First of all, let's use the haversine package. We will use the inverse haversine function to get a random calculation given a coordinate and a radius.

The inverse haversine function needs a coordinates pair as the starting point of the calculations, a distance representing the radius, and a direction, which can be an Enum (Cardinal points, represented by multiples of Pi) or a float number.

Also, we need to pass an Enum representing the Distance Unit. The valid values are given by the haversine.Unit class:

```
class Unit(Enum):
"""
Enumeration of supported units.
The full list can be checked by iterating over the class; e.g.
the expression `tuple(Unit)`.
"""
KILOMETERS = 'km'
METERS = 'm'
MILES = 'mi'
NAUTICAL_MILES = 'nmi'
FEET = 'ft'
INCHES = 'in'
RADIANS = 'rad'
DEGREES = 'deg'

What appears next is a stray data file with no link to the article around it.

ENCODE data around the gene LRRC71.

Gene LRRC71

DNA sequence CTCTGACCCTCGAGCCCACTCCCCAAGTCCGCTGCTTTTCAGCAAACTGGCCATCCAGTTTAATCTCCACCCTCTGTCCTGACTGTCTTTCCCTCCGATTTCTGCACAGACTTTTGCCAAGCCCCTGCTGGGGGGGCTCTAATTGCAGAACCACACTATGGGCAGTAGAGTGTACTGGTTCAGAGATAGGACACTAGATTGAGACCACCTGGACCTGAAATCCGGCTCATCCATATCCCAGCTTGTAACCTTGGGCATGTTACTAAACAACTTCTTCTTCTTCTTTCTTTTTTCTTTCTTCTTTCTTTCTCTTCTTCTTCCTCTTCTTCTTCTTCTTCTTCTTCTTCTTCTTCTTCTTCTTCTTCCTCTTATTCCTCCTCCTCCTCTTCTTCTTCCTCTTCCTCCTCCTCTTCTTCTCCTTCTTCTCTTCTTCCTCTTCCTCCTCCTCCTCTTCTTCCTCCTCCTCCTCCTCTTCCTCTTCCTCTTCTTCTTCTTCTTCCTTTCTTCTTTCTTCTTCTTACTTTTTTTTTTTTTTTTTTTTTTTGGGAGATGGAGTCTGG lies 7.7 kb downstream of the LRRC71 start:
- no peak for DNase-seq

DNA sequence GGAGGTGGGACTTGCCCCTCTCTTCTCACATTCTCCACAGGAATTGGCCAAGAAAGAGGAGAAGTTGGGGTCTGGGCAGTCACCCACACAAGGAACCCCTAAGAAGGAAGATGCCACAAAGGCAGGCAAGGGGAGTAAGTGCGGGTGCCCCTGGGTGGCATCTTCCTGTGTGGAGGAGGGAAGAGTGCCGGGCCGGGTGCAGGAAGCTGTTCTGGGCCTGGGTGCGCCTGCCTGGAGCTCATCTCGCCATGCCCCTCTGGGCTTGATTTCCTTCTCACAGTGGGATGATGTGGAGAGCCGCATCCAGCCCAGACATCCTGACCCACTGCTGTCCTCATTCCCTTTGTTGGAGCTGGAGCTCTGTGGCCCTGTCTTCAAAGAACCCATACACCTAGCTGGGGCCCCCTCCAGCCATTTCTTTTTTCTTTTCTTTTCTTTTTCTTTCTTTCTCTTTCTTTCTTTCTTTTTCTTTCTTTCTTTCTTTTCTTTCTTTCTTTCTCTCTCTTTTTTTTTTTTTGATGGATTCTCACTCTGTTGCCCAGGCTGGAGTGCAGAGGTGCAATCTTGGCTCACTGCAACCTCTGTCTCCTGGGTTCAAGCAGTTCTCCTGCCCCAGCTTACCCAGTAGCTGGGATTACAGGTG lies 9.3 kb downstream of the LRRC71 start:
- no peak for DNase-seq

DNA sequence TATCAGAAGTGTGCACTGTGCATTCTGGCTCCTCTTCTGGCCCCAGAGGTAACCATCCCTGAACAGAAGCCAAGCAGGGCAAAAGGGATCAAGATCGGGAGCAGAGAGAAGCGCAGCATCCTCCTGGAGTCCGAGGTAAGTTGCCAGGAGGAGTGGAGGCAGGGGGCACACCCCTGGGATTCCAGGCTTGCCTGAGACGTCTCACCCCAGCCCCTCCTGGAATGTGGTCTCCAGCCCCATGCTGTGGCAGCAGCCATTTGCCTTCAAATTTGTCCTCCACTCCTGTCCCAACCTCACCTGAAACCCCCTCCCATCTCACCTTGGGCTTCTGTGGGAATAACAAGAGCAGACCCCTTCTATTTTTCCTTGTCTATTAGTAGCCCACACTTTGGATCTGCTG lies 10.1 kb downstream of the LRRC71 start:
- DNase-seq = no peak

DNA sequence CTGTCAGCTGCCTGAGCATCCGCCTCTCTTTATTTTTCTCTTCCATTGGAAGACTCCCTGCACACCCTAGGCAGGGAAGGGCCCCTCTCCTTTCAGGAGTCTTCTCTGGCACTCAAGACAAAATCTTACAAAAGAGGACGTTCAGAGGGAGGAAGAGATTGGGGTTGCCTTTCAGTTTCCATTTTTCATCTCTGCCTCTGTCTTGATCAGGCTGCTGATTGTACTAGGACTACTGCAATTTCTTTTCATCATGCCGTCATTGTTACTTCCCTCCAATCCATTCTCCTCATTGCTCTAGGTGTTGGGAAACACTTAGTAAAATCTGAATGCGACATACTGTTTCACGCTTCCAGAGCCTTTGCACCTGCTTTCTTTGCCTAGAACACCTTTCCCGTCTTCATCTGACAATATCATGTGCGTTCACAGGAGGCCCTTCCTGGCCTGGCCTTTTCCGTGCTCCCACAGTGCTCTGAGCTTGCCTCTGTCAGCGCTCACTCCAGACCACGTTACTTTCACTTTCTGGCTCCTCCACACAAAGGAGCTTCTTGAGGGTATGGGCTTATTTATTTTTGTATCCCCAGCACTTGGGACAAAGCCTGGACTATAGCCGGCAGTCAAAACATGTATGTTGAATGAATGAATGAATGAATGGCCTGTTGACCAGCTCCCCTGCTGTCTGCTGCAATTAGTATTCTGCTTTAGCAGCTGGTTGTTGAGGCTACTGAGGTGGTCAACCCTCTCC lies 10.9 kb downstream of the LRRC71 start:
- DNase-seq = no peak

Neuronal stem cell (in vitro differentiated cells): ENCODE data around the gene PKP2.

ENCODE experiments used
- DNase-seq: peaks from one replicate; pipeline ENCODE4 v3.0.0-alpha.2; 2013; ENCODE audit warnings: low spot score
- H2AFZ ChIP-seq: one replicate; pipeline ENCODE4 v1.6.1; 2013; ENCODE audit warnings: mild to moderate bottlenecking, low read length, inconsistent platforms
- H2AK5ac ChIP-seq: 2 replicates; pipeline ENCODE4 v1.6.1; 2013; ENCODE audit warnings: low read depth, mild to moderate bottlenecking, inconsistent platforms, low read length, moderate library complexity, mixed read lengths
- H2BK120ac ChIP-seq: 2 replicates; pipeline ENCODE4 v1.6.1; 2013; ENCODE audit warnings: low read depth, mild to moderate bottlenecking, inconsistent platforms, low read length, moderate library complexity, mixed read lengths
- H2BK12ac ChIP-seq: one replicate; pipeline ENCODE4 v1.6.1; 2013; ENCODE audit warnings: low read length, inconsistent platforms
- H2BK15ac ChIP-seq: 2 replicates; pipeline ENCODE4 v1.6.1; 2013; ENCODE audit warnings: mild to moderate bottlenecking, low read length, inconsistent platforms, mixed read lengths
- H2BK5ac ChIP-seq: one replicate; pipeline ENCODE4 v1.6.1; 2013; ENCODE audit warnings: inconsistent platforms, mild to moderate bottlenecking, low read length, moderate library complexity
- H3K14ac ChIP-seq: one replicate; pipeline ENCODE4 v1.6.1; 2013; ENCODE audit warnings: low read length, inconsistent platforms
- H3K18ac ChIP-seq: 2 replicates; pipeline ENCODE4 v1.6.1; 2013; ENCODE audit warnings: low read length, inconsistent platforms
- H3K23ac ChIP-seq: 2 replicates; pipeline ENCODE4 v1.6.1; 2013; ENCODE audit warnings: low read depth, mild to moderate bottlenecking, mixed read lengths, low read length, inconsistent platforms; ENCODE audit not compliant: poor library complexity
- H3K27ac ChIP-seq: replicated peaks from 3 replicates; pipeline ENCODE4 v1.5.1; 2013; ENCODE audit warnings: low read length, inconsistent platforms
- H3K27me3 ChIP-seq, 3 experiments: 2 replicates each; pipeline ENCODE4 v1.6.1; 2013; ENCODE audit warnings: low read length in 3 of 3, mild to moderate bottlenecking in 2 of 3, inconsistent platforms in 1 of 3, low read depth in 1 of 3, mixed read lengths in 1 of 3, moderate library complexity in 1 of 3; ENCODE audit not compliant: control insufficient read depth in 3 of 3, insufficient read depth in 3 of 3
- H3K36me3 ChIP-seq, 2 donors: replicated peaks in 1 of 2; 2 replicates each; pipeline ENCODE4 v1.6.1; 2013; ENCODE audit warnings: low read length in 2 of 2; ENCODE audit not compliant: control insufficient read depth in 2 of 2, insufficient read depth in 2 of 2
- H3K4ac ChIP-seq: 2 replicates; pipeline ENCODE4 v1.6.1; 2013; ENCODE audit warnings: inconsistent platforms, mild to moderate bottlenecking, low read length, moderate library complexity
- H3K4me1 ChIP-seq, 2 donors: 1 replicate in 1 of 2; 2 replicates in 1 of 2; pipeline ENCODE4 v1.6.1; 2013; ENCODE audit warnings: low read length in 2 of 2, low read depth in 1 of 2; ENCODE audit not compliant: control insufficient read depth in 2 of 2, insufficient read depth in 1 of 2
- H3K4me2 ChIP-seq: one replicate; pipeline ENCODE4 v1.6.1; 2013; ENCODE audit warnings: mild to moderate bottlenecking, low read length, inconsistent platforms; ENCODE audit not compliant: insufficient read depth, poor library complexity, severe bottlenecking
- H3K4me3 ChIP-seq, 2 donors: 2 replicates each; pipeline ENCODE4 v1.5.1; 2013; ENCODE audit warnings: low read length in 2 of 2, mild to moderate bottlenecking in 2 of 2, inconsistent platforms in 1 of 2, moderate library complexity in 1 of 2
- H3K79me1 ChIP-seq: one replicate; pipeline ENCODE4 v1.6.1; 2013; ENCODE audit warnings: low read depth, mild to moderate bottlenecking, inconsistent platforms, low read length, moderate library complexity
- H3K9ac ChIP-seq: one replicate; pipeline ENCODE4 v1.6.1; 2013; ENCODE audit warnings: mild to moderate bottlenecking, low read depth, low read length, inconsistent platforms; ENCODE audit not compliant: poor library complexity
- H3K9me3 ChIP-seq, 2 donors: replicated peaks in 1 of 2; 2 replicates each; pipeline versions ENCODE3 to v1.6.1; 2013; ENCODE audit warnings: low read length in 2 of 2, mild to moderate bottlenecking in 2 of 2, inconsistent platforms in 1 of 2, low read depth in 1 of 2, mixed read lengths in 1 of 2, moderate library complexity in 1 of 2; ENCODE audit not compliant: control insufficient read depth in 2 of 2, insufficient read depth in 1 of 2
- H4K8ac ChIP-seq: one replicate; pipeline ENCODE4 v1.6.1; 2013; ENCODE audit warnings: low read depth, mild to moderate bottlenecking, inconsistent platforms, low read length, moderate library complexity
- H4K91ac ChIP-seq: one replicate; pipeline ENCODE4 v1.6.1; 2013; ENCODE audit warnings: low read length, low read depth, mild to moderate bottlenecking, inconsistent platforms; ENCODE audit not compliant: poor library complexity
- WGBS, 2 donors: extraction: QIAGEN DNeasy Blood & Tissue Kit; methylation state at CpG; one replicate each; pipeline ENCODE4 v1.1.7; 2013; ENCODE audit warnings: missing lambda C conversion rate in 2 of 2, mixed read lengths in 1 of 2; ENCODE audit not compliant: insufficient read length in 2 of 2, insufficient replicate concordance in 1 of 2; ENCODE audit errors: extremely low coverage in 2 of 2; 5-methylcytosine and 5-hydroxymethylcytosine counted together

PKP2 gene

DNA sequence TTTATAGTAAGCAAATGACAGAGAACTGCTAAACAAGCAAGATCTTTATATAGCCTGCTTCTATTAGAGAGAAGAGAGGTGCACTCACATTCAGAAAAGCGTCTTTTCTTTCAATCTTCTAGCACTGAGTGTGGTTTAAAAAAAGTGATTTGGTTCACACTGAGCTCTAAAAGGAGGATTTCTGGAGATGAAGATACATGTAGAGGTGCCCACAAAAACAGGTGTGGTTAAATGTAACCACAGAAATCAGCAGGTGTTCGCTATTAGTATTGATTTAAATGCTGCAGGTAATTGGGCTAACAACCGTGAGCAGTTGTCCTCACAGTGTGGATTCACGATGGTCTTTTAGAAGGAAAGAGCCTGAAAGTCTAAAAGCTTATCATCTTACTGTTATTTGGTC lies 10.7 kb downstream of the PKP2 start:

```

So you may already get what the secret is: we'll select two random numbers, one for distance, and another for direction.

Let's begin:

```
from haversine import inverse_haversine, Unit
def random_coordinates(coords, radius, unit):
"""
args - coords (Tuple: (lat: float, lng: float)), radius (float), unit (haversine.Unit enum)
returns - new_coords (Tuple: (lat: float, lng: float))
"""
# Choosing a random float between 0 and 2π
random_direction = uniform(0.0, pi * 2)
random_distance = uniform(0.0, radius)
new_coords = inverse_haversine(
point=coords,
distance=random_distance,
direction=random_direction,
unit=unit
)
return new_coords
```

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